solution.
     “Why’d you turn it off, Mommy?” Dorothy asks.
     “Mommy just wants a little peace and quiet right now, Sugar,” Amy says.
     So, Dorothy reclines in the stained purple fabric and droops her little arms over the rests,
which are getting brittle from use. However, she doesn’t seem to care as she gazes upon the city
with youthful wonder. The skyline seems to occupy her mind for only a few moments before she
forgets her mother’s request for silence, she asks, “Will we ever get a teleporter? All the other
kids at daycare have one in their homes.”
    “I don’t know, Sugar,” Amy says.
    “We have to. Cars are unsafe.”
    Amy’s heart is transported from her chest to her throat. She knows why Dorothy is saying
this and hates that she has to endure that pain at such a young age. “I know, Sweetie.” She cannot
think of anything more comforting to add, but luckily, they pull into the daycare before she has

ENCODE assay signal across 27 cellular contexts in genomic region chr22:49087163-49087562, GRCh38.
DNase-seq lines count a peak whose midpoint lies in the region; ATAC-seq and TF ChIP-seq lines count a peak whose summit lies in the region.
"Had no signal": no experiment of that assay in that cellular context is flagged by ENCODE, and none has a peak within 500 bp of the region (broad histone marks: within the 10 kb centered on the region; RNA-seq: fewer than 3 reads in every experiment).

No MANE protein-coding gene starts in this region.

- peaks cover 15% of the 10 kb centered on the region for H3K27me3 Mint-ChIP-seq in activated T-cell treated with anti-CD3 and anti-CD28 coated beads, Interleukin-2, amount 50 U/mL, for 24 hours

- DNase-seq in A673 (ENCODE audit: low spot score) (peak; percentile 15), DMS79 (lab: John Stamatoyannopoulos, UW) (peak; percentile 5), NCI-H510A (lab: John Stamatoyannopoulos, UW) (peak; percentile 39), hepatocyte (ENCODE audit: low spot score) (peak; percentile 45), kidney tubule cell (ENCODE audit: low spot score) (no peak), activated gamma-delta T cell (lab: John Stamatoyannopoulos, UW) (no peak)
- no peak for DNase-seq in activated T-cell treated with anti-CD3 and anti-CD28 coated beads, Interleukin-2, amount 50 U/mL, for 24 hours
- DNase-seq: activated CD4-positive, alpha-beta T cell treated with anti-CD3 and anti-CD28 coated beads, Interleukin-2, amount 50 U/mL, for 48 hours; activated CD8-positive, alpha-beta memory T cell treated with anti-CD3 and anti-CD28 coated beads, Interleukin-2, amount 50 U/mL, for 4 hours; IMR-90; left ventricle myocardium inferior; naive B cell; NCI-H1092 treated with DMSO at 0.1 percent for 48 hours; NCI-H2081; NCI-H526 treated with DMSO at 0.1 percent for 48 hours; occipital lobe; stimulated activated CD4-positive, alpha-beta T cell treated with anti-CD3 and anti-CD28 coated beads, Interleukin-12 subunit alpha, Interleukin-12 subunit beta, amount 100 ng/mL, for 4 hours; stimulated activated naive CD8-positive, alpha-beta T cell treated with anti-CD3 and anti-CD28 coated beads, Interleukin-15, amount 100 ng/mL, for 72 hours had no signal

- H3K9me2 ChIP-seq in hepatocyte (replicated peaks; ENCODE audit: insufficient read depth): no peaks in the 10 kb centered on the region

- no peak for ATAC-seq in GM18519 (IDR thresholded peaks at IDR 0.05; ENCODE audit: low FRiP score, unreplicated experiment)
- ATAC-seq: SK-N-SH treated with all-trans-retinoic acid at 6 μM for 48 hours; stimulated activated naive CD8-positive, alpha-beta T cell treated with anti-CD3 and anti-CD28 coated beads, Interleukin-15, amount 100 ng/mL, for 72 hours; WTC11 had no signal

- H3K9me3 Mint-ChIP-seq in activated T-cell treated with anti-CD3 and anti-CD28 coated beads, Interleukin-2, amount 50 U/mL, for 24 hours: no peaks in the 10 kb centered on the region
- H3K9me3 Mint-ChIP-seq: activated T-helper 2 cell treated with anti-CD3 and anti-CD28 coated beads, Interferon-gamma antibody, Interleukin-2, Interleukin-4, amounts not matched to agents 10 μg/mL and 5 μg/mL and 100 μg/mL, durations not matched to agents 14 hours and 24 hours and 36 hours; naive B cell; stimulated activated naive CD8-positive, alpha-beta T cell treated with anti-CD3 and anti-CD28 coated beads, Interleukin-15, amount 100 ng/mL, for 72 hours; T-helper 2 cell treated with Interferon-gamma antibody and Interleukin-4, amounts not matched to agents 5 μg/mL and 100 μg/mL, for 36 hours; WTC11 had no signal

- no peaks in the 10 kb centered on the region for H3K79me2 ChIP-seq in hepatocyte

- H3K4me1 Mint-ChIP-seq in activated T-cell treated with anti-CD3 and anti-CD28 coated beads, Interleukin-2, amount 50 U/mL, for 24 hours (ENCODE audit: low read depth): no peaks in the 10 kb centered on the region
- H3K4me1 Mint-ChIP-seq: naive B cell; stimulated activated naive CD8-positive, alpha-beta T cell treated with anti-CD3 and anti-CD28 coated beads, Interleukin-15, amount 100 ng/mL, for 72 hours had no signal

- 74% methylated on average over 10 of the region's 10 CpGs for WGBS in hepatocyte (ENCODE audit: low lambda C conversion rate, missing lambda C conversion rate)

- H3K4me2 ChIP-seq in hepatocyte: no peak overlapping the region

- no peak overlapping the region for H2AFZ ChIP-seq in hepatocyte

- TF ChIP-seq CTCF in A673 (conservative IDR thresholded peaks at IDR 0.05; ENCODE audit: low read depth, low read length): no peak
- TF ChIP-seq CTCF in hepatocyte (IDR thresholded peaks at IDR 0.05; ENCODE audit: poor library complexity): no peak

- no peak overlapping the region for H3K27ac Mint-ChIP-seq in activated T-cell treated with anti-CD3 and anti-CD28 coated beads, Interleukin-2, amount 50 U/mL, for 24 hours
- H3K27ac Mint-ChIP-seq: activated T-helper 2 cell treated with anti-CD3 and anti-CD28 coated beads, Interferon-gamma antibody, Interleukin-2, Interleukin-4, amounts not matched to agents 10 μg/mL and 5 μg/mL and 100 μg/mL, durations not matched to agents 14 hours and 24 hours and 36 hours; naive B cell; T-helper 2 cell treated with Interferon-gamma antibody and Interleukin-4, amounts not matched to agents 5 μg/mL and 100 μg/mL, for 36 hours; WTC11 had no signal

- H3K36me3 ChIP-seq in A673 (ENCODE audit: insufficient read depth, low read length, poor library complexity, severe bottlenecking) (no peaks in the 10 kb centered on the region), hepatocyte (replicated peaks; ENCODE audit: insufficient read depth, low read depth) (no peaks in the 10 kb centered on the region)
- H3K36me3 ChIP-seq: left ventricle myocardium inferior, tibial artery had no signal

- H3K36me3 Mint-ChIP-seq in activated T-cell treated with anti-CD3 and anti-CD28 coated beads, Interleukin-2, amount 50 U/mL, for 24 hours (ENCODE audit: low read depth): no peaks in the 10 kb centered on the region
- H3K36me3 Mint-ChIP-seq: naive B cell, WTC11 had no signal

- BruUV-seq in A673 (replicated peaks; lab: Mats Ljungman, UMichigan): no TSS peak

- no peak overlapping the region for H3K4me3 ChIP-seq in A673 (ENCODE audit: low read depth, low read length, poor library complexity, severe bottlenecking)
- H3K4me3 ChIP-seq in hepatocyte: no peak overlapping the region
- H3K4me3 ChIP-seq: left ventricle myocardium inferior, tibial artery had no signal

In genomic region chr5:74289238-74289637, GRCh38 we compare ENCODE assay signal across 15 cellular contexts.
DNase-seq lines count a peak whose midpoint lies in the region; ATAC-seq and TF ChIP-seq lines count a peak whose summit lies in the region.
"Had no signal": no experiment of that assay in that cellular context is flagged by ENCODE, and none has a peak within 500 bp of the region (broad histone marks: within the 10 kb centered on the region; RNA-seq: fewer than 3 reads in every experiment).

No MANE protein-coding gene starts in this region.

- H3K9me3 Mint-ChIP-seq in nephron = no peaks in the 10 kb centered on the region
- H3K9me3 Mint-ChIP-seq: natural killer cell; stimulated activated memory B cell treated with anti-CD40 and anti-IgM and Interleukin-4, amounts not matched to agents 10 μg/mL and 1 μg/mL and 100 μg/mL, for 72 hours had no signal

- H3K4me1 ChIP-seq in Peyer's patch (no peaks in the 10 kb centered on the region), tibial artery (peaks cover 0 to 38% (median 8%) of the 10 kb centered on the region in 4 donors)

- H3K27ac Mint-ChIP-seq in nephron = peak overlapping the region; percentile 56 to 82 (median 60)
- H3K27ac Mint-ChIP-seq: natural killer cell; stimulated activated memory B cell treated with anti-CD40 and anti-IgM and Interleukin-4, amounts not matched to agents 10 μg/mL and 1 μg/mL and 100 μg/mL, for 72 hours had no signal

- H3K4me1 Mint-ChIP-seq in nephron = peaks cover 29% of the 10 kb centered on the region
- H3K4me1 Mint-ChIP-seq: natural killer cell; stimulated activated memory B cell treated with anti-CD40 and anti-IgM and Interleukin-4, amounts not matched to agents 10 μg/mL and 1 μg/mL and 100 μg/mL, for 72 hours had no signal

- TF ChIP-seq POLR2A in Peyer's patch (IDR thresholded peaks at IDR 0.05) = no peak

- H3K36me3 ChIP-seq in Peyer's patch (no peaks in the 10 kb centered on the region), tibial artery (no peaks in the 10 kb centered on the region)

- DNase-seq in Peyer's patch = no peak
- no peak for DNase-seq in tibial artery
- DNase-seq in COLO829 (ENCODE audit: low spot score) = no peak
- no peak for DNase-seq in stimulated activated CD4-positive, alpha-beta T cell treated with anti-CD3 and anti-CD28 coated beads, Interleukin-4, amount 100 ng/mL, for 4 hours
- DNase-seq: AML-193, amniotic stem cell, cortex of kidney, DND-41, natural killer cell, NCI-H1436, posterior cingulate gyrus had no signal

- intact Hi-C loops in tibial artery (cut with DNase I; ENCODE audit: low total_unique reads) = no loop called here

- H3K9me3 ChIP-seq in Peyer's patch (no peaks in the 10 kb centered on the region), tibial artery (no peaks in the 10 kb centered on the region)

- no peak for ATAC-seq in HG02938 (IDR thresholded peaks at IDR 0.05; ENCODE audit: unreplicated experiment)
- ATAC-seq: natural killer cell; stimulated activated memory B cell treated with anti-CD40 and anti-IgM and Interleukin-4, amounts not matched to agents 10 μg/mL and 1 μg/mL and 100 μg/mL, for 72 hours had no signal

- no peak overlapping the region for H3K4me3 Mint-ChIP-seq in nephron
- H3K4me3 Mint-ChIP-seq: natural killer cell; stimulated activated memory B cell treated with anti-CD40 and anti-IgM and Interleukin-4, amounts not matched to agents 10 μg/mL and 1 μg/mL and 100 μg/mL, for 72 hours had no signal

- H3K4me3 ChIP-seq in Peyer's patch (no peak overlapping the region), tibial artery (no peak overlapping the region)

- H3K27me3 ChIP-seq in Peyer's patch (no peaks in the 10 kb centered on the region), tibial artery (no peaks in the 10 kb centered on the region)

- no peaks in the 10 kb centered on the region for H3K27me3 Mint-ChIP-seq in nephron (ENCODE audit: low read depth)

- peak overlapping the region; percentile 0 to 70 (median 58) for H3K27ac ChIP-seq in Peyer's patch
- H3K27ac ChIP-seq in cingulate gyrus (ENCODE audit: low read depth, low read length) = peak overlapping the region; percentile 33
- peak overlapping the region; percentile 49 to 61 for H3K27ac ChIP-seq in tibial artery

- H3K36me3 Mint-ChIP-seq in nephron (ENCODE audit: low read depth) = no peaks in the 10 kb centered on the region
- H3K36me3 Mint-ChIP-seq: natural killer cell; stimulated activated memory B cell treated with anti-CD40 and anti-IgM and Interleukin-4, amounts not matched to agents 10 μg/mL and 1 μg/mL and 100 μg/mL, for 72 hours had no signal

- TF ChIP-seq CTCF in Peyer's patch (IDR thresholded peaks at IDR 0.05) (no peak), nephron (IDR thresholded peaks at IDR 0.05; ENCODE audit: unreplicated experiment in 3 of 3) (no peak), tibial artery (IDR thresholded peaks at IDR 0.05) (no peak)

to make a cover for their financial situation.
    “Will the house still be dark when I come home?” Dorothy asks as her mother unbuckles
her seatbelt.
    “I’m working on it,” Amy says through a forced smile. She hands her daughter her lunch
box. “I love you. Have a beautiful and joyous day.”
    “I love you too, Mommy.”
    One of the daycare workers opens the door and Dorothy hops out. She hovers on the
sidewalk for a moment to wave goodbye, but Amy’s focus is back on the clock as she pulls away
and back into the long line of cars. It is now seven fifty-six. Her interview starts in four minutes.
She can feel all hopes of arriving on time slipping away. In the race against other candidates who
can literally be there at the press of a button, this alone could cost her the opportunity. She
desperately wants this job. For one, its proximity to Dorothy’s daycare makes it highly
convenient for her morning commutes. Also, the chance to sell teleporters would give her a
better understanding of the different options in case she ever did get a chance to purchase one.
Maybe an employee discount or the extra money from commissions could help provide this
opportunity.
    She realizes what the holdup is at seven fifty-eight; a Sudan is facing the wrong way and
looks like a crushed beer can. Cars creep around it as lines of impatient drivers spread on for
miles behind them. Amy can’t help but stare at the scene and notices a second car that has fallen
off the road. It is upside down and squished. A woman is sitting near it with her head in her